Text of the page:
• Adventure Sports – Swimming is not recommended in the rains because of the stronger currents and rough tides, but there are still plenty of adventure sports activities during the monsoon season. There is trekking, hiking, bird watching, and white water rafting, which is a hot favorite this time of the year. The monsoon makes the rivers swell, making white water rafting more challenging and exciting.

• Nightlife – Goa does not shut down completely in the monsoon. Many nightclubs are still open, hosting their fun parties and rain dances. Visit Mambo’s, Tito’s and the St. Anthony’s Bar in Baga, the LPK (Love Passion Karma) in Candolim, Curlies on Anjuna beach, and the bar of Park Hotel in Calangute. A few beach shacks too host their parties in the rainy season.

• Food – Most temporary shacks are open only during the peak tourist season. But you will still find the permanent shacks and the restaurants serving their drinks, seafood, Goanese and Konkan delicacies, and continental foods. There is an abundance of vegetables and fruits this season. Don’t forget to try the local delicacies, including the fruit punches, shakes, and mocktails.

Infrastructure for the locals, the banks, government offices, fruit and vegetable markets, supermarkets, are obviously still running in the monsoon. But much of the tourist infrastructure could be missing, particularly in the south. However, some of the big-name restaurants are open throughout the year, irrespective of the season, such as Mickey`s, Nostalgia, Martin`s Corner, and others. But in beaches like Agonda, Cavelossim in the South and, Morjim and Arambol in the North, you may not find any of them. No beach shacks, nightclubs, or restaurant is open in these places. What’s still open is for the locals, not the tourists.

• Sao Joao Feast of St. John the Baptist – Also called, “Sao Joao”, this is the fertility festival of Goa. There is traditional music, dancing, and boat races. There is a parade where you can see young people wearing a crown, feathers, and leaves. Men are seen jumping into wells to recover “feni” or local alcohol bottles. Pool parties are held too.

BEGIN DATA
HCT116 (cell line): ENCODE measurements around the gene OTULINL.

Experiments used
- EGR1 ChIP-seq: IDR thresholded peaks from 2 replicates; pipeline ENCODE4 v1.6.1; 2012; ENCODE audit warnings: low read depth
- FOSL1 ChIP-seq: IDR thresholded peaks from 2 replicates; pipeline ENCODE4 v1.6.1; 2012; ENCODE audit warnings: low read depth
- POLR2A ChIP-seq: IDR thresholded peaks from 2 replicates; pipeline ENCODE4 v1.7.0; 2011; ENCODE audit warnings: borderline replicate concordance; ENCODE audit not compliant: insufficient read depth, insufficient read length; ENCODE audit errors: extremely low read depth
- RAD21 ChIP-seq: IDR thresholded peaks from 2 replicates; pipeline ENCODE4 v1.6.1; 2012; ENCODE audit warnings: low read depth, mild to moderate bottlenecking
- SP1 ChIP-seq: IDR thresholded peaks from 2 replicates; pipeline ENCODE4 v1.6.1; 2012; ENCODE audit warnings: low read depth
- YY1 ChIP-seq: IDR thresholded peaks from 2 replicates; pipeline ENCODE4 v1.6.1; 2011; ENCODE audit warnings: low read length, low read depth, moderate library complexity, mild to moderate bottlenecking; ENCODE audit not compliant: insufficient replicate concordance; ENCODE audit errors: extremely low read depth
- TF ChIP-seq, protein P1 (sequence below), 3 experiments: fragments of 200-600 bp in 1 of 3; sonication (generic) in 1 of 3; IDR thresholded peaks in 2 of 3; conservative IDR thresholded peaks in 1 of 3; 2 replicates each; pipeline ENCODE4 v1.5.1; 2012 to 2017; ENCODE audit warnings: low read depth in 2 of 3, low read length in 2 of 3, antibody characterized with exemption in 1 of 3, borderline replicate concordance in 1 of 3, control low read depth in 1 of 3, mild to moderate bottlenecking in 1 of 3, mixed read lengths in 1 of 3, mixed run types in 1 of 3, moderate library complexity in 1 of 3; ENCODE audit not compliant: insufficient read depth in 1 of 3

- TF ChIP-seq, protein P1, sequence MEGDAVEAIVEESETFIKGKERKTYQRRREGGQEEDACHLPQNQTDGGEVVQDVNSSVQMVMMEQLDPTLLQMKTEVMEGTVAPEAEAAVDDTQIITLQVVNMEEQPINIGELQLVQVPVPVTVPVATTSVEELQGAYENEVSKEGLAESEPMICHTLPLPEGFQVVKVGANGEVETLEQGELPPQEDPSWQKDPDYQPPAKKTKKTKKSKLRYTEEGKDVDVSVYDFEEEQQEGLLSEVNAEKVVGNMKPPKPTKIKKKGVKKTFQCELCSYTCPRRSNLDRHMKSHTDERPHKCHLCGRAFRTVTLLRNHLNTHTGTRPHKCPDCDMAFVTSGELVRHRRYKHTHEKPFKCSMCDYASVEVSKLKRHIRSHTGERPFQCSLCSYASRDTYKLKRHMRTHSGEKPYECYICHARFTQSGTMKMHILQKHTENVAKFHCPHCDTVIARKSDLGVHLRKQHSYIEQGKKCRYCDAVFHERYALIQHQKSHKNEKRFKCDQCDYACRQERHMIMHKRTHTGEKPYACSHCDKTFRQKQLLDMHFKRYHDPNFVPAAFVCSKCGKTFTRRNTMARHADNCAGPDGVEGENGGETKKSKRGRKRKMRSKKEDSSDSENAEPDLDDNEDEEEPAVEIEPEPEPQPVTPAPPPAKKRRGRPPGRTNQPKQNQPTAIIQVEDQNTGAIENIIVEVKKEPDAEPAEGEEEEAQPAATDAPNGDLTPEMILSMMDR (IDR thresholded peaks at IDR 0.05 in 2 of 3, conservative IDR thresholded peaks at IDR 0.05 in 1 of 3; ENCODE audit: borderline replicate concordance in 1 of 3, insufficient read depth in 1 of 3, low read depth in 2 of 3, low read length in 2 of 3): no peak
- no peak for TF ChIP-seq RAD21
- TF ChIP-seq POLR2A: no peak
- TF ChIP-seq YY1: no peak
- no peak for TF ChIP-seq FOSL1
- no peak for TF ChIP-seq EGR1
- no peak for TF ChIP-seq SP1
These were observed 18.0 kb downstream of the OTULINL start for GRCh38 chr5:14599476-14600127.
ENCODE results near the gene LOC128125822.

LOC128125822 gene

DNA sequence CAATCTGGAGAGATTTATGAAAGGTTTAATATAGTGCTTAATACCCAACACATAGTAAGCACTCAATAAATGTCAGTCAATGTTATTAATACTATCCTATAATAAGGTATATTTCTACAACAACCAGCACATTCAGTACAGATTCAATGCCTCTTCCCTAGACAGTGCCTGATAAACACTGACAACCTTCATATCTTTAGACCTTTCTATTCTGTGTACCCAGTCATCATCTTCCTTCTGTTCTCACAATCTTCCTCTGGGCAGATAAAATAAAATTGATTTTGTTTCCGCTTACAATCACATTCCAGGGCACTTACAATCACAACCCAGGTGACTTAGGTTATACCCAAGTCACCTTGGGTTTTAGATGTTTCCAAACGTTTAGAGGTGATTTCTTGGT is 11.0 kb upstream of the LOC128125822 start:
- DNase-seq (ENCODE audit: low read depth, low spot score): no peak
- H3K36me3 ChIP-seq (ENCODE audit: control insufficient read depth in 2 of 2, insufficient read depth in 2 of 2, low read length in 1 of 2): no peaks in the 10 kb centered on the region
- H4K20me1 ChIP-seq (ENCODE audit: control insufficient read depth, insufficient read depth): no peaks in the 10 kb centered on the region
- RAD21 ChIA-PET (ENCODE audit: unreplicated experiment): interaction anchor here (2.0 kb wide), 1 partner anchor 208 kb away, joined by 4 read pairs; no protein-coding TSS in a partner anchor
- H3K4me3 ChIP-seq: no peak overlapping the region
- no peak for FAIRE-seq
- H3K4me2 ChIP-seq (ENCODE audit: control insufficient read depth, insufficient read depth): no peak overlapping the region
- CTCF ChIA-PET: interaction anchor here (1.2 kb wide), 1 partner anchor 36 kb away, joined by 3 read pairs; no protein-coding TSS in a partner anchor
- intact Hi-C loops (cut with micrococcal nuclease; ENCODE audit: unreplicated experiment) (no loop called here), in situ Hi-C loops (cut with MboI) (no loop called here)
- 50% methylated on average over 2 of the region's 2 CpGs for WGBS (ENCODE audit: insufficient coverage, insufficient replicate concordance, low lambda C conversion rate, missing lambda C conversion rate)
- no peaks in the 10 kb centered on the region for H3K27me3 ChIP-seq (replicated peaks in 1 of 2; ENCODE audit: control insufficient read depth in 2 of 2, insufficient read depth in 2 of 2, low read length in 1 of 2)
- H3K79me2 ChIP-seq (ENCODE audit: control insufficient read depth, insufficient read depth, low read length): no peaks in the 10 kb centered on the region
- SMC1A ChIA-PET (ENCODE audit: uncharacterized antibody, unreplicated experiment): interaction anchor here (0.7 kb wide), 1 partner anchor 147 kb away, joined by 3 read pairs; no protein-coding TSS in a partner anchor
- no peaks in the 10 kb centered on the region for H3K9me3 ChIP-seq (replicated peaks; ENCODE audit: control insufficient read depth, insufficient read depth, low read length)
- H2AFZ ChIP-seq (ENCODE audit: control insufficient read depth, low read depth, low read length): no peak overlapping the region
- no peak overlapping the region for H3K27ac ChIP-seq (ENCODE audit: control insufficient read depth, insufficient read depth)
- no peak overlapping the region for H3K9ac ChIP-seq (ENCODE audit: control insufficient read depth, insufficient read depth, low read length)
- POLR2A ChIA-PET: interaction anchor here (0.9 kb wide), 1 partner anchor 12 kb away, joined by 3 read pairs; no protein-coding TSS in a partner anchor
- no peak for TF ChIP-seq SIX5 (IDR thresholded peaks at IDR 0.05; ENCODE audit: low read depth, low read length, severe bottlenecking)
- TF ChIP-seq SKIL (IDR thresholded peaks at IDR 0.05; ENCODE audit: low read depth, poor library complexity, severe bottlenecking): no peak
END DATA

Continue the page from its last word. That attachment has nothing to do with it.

Goa’s pride, the Dudhsagar Waterfalls, is at its best during the monsoon. It looks spectacular. Perched on top of high peaks of the Western Ghats, this is one of India’s tallest waterfalls. Dudhsagar or the “sea of milk” because of its huge white appearance falls from a height of 600 meters, which you can see from a distance. You will pass Dudhsagar Waterfalls if you are coming from the east by road or train.

You can take a morning train, see the waterfalls, hike up to spend some hours here, and return on the same day. It will be an easy 12 kilometer trek through tunnels and forests. But be careful in the monsoon as it can be slippery. There are viewpoints along the trail. You can stay back overnight as well if you like. Camping facilities are available.

As monsoon is the off-season, a lot of hotels and resorts remain closed. And, the ones that are open, and there are many, offer heavy discounts on the luxury rooms and services. All the popular beaches of Goa, including Baga, Calangute, Candolim and Panjim in the North and Colva and Benaulim in South Goa, all have decent places to live, available at much cheaper prices.

Make sure that your accommodation offers air conditioning, hot water, and the opportunity of self-cooking, as many of the restaurants could be closed in the monsoon. The most comfortable areas for a beach holiday in the monsoon are Baga and Candolim in the north, and Colva and Cavelossim in the south. You will find plenty of shops, restaurants with Indian and European cuisines, bars, pubs, and tourist facilities offering their services, ayurveda clinics, massage centers, banks, ATMs, and other necessary things you may need during your vocations.